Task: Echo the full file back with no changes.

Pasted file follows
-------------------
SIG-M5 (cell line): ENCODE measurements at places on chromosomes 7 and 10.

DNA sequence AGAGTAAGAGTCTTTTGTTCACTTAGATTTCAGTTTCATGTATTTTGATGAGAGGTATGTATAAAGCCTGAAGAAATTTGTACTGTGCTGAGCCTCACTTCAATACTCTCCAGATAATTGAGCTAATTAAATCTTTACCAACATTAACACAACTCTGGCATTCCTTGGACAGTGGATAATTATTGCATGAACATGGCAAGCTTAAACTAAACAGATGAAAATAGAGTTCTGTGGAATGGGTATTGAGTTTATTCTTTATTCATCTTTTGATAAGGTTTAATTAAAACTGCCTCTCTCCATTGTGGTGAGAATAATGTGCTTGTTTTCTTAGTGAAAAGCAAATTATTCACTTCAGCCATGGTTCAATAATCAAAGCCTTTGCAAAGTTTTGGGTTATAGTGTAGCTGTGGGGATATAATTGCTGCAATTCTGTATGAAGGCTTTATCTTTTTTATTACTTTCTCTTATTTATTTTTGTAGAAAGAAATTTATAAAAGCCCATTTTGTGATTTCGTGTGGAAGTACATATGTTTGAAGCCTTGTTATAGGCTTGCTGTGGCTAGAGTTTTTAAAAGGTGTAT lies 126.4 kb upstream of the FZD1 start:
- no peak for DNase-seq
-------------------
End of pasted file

SIG-M5 (cell line): ENCODE measurements at places on chromosomes 7 and 10.

DNA sequence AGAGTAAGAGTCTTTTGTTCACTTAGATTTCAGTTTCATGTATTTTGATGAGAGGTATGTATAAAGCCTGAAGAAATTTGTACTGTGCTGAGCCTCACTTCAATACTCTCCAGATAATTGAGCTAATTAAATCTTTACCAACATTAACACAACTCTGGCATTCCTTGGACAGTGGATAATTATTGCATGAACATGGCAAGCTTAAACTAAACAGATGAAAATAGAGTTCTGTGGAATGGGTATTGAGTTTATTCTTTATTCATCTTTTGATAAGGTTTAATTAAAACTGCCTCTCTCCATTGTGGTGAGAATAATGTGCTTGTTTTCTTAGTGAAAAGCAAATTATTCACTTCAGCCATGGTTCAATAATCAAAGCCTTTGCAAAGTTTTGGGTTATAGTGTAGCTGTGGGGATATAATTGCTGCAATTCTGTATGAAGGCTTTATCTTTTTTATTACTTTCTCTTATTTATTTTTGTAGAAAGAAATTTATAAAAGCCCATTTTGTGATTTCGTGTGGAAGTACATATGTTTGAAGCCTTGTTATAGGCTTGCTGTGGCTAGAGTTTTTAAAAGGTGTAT lies 126.4 kb upstream of the FZD1 start:
- no peak for DNase-seq